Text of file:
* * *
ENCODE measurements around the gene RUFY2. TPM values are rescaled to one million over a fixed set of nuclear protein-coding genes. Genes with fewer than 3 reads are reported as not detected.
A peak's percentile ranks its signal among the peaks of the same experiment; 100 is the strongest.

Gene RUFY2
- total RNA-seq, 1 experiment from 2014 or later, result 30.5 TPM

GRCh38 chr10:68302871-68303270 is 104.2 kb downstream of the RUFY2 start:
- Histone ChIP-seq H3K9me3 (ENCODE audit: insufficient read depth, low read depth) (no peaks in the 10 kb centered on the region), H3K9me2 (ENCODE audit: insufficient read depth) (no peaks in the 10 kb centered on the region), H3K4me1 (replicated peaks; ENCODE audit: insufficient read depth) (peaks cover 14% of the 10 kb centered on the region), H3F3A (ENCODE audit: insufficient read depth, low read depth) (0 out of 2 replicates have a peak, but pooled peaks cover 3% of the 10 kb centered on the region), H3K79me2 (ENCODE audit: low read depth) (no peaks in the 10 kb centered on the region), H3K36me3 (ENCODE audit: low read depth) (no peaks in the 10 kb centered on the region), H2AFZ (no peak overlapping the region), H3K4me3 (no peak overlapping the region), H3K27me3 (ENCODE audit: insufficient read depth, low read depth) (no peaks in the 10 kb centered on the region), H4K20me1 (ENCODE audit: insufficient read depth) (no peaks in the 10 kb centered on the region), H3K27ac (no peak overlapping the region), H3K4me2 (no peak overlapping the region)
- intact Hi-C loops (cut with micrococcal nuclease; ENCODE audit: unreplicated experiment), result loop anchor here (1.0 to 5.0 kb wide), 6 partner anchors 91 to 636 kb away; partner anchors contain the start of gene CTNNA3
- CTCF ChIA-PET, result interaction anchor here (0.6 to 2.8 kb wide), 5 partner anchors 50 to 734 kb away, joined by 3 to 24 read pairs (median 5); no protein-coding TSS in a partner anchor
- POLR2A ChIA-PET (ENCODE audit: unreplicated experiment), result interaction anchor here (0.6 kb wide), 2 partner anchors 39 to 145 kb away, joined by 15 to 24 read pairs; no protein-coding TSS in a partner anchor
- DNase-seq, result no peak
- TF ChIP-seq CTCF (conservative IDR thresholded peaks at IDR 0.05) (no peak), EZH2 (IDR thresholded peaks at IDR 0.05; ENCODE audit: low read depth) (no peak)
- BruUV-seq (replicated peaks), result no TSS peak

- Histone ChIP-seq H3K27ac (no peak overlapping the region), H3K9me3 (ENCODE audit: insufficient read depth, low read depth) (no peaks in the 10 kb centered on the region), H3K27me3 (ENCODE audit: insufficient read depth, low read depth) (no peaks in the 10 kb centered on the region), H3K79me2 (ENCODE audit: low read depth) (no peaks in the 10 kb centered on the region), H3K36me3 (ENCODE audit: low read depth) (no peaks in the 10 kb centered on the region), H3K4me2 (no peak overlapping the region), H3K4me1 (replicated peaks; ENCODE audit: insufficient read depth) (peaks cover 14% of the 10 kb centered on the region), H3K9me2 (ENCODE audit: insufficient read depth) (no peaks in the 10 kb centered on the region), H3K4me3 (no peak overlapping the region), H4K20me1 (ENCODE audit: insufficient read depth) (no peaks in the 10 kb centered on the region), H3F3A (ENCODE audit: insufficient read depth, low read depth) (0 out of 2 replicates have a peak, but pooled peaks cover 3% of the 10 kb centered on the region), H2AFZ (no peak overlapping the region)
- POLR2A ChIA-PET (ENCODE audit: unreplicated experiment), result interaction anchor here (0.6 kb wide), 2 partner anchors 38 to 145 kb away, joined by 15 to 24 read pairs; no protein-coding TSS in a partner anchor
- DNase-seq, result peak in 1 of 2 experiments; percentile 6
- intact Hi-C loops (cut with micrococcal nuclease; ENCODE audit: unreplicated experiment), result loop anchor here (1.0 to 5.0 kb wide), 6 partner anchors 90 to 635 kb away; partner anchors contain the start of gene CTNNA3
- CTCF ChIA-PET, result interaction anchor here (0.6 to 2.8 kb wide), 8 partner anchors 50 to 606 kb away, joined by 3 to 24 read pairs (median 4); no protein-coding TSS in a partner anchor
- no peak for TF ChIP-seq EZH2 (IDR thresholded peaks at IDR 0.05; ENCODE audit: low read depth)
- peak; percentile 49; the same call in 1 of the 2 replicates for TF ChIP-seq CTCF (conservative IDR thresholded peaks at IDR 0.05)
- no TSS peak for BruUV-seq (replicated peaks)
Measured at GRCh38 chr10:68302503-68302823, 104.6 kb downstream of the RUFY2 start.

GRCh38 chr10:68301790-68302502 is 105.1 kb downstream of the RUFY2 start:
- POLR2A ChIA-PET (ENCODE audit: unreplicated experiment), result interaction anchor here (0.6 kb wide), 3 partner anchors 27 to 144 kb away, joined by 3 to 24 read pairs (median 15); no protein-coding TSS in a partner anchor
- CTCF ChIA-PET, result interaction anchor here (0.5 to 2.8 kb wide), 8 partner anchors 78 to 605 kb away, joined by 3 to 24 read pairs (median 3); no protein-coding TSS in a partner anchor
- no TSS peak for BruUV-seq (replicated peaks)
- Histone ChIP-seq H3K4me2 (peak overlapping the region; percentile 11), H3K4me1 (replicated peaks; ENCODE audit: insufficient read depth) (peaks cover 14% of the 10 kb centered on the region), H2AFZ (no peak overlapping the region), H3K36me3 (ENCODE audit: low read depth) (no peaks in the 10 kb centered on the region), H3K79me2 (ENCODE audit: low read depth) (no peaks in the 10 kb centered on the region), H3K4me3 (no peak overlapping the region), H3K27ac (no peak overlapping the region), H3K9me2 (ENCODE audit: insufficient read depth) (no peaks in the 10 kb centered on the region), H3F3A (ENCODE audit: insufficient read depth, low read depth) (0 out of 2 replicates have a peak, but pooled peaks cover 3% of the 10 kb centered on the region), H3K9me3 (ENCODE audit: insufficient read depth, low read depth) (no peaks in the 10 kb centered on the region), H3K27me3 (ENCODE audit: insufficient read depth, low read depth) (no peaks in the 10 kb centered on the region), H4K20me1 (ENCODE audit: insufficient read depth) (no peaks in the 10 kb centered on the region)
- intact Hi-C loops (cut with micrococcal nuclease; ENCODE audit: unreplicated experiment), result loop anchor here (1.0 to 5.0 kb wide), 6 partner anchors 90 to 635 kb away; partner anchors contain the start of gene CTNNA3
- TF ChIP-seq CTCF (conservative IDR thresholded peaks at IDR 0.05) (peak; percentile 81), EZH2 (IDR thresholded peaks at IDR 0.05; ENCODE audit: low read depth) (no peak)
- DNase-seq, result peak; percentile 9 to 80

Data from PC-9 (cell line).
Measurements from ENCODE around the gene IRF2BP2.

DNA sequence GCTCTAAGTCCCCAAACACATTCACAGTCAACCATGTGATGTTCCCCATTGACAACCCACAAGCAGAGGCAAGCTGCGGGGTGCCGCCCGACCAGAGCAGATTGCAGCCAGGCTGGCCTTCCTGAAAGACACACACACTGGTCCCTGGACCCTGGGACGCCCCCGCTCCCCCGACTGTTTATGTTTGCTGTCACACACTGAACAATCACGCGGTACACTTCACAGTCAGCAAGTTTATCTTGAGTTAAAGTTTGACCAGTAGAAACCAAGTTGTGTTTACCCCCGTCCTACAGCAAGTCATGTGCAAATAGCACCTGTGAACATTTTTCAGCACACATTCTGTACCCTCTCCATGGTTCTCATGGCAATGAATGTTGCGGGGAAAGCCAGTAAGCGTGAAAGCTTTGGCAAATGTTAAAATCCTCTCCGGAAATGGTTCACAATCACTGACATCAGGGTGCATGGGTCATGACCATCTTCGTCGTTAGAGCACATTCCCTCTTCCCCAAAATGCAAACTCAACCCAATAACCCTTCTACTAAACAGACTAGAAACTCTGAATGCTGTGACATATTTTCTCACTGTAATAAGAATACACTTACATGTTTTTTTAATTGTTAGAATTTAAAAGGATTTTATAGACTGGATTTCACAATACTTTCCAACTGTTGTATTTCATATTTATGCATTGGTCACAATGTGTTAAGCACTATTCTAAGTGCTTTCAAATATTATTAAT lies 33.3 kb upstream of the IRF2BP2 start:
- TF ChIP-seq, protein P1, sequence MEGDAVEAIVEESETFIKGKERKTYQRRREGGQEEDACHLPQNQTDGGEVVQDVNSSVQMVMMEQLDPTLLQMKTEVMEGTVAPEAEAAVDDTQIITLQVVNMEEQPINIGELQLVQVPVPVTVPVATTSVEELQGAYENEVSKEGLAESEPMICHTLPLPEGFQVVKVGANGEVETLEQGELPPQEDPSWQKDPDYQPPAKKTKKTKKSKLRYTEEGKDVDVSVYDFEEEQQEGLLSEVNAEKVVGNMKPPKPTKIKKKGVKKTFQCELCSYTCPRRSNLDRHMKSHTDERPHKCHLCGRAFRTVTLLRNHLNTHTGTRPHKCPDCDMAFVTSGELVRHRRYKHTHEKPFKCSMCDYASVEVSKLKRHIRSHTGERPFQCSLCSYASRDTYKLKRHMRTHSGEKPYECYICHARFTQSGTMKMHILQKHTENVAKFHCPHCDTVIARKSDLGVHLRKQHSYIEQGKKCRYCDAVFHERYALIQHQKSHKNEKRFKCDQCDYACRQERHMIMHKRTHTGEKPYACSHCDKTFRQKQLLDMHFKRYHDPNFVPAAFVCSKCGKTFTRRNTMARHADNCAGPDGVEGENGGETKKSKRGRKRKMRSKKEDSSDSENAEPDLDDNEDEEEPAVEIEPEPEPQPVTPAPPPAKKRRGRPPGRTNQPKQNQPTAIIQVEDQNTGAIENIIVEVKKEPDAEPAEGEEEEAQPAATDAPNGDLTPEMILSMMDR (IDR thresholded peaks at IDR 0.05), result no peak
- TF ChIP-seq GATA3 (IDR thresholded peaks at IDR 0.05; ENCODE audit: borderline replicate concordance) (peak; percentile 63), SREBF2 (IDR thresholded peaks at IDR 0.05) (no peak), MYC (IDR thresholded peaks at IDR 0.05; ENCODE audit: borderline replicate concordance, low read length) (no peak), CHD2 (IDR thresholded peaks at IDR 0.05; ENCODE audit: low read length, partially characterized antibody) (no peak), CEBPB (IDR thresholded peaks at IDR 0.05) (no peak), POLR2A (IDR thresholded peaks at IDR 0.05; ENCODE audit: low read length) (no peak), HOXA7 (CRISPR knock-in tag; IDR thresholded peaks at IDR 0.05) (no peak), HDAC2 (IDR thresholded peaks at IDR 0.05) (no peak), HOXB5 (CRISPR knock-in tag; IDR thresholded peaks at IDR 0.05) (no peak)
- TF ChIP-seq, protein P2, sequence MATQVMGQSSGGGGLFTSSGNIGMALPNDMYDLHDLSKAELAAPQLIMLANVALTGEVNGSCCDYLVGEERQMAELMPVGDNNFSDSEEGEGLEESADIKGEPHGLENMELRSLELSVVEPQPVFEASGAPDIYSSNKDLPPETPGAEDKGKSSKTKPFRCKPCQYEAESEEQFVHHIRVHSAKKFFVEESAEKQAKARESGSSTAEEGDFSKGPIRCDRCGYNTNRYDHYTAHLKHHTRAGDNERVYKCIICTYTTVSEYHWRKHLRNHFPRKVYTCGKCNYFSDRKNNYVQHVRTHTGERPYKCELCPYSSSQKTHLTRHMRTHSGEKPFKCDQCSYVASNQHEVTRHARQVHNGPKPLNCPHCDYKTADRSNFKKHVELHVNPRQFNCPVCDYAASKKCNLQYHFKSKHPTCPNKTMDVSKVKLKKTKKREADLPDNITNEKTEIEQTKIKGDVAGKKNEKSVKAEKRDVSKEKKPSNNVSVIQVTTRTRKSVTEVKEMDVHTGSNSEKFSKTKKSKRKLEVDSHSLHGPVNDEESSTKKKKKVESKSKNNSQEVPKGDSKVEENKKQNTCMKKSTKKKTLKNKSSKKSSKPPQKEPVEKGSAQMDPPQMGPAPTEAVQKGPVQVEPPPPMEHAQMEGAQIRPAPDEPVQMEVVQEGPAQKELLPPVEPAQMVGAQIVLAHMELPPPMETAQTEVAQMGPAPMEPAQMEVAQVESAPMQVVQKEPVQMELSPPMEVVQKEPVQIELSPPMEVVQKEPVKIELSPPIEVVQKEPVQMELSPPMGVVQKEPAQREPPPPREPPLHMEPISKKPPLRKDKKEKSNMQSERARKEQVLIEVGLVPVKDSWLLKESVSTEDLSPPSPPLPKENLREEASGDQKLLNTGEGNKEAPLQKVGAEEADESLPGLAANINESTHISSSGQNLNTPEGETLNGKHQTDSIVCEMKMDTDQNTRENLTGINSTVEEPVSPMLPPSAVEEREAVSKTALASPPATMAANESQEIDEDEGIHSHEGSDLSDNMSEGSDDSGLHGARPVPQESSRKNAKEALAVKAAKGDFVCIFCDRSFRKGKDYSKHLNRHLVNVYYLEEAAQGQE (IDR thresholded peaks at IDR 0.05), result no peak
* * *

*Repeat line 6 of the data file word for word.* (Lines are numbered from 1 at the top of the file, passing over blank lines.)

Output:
- Histone ChIP-seq H3K9me3 (ENCODE audit: insufficient read depth, low read depth) (no peaks in the 10 kb centered on the region), H3K9me2 (ENCODE audit: insufficient read depth) (no peaks in the 10 kb centered on the region), H3K4me1 (replicated peaks; ENCODE audit: insufficient read depth) (peaks cover 14% of the 10 kb centered on the region), H3F3A (ENCODE audit: insufficient read depth, low read depth) (0 out of 2 replicates have a peak, but pooled peaks cover 3% of the 10 kb centered on the region), H3K79me2 (ENCODE audit: low read depth) (no peaks in the 10 kb centered on the region), H3K36me3 (ENCODE audit: low read depth) (no peaks in the 10 kb centered on the region), H2AFZ (no peak overlapping the region), H3K4me3 (no peak overlapping the region), H3K27me3 (ENCODE audit: insufficient read depth, low read depth) (no peaks in the 10 kb centered on the region), H4K20me1 (ENCODE audit: insufficient read depth) (no peaks in the 10 kb centered on the region), H3K27ac (no peak overlapping the region), H3K4me2 (no peak overlapping the region)